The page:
Carrot and ginger soup garnished with slivers of pickled pig snout

One social area where Trump isn’t completely awful is gay rights.  But don’t breathe that sigh of relief just yet, first take a long hard look at Mike Pence.  The man who voted “no” on enforcing anti-gay hate crimes. My personal favorite *gag* is his history of advocating for tax dollars to fund conversion therapy. Yanno, that debunked, bullshit pseudoscience that claims gay people can be “reformed.”

Frisee salad, wilted with grapefruit sections and broccoli rabe–because this dinner can’t be too bitter.

Trump is a proponent of racial profiling.  Despite actual evidence, he thinks stop and frisk is fabulous; again, something he wants to expand. What’s that, he’s not racist? I’m being too politically correct?  Claimed a judge would be biased because of the judge’s Mexican heritage, has been sued more than once for not renting to black people, failed to reject the support of the Klu Klux Klan.  He’s still blahblahblah about that hypothetical wall between us and the Mexican border (worked so well for Berlin), he wants to ban Muslim immigrants, and from his plexiglass, gold-plated bubble, “Syrian refugees are a Trojan horse,” because helping desperate, starving people trying to live and be free to practice their religion and work is not the American way.  Owait.  Yup, must be me, he isn’t racist at all.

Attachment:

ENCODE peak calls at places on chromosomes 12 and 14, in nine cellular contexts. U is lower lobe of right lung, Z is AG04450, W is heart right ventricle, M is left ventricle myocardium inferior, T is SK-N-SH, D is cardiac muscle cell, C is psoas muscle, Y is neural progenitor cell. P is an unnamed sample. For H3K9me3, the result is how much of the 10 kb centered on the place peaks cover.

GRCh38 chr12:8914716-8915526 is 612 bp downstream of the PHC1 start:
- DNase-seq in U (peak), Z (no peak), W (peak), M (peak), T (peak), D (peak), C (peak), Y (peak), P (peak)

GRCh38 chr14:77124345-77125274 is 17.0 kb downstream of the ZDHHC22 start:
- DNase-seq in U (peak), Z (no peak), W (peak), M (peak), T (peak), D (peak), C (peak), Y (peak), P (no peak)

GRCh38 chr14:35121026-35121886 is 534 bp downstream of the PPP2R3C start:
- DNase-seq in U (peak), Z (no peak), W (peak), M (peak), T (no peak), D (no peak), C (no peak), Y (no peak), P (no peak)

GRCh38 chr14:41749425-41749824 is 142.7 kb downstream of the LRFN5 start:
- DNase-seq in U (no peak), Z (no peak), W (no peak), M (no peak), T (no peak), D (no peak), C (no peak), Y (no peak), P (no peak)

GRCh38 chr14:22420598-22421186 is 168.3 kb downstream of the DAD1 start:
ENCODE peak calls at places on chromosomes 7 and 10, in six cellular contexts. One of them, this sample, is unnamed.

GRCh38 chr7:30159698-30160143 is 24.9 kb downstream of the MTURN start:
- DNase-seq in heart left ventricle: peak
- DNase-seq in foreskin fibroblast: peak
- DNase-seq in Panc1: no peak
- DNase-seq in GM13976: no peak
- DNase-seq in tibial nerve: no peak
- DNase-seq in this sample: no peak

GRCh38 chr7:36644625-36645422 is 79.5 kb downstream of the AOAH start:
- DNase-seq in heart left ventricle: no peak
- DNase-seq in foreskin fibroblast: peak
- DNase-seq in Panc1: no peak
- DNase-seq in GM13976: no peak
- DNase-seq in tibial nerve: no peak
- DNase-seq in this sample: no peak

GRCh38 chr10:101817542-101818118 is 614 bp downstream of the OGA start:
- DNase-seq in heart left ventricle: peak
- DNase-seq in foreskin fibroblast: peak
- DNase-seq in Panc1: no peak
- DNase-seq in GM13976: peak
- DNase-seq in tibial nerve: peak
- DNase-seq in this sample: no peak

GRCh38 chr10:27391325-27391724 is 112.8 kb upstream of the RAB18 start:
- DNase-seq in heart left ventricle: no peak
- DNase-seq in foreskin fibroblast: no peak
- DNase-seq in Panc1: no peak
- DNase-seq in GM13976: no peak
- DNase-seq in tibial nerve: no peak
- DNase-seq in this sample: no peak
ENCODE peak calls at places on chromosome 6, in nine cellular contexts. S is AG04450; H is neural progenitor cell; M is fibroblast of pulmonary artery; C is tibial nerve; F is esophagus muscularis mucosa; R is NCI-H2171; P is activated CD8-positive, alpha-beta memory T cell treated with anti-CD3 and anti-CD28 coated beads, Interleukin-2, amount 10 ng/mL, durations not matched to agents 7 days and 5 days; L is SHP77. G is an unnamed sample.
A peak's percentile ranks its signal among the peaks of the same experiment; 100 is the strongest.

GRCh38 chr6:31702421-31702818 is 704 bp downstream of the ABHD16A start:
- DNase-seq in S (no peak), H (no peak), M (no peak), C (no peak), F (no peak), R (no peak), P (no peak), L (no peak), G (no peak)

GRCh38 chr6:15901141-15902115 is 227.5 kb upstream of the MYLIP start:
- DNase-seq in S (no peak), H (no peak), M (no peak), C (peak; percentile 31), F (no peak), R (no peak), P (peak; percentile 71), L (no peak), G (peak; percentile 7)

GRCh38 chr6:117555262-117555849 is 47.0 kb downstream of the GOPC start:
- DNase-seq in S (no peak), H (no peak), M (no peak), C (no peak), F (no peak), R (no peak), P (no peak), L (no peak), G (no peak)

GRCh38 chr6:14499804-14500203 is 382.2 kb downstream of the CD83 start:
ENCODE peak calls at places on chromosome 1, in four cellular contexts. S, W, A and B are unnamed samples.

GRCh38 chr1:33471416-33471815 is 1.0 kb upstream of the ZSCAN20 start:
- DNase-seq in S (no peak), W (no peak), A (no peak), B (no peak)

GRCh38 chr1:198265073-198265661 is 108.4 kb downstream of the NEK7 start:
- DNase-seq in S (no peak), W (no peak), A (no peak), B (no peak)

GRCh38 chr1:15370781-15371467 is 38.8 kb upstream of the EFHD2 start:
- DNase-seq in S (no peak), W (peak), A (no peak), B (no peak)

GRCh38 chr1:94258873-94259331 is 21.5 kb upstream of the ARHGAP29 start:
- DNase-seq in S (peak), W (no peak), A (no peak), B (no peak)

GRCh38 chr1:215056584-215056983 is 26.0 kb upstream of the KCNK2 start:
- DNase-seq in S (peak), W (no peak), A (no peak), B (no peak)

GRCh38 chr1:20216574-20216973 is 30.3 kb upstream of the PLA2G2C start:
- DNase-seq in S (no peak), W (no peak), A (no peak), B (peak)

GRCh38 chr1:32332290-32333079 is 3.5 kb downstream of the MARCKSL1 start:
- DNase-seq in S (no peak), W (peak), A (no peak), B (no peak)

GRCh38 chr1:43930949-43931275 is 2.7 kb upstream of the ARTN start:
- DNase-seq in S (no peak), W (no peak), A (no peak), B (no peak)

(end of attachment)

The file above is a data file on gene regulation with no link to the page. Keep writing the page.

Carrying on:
Roasted boar with red beans, oranges and bok choy

Trump thinks not paying federal taxes makes him smart.  Hmm.  In some respects, as a businessman, I suppose it certainly does make him savvy.  But the position of President isn’t equivalent to CEO, it’s about representing the interests of the people of our so-called democracy, not further lining his pockets.  Please, someone explain to me how anyone can believe Trump supports veterans and the military when he believes not paying the taxes that fund veterans and the military is something to brag about.  When he continually disparages the sacrifices made by veterans and their families? He says “no one respects us,” in reference to other countries.  I can certainly see the US losing respect by the day, the longer Trump has supporters.

Buccatini with parmesan and rainbow peppercorns

What’s that, dear?  Oh, jobs, yes, Trump will bring back all the jobs.  And that, after all, is a real concern for real Americans, not theoretical loss of civil rights, we’re worried about our paychecks.  And he’s a businessman.  Oh yes, his successful businesses with multiple bankruptcy filings, that is an excellent model for the United States.  His long history of reneging on contracts, not paying contractors the agreed upon fees.  What? You think I will address (again) his lies about bringing manufacturing jobs back to America when his own companies continue to exploit tax loopholes by manufacturing their products outside of the US?  Mike Pence believes those pesky regulatory burdens are economy killers?  No worries, we’re having a civilized dinner, imaginary dishes to go with all these imaginary jobs.

Aged gouda with smoked pepitas and macadamias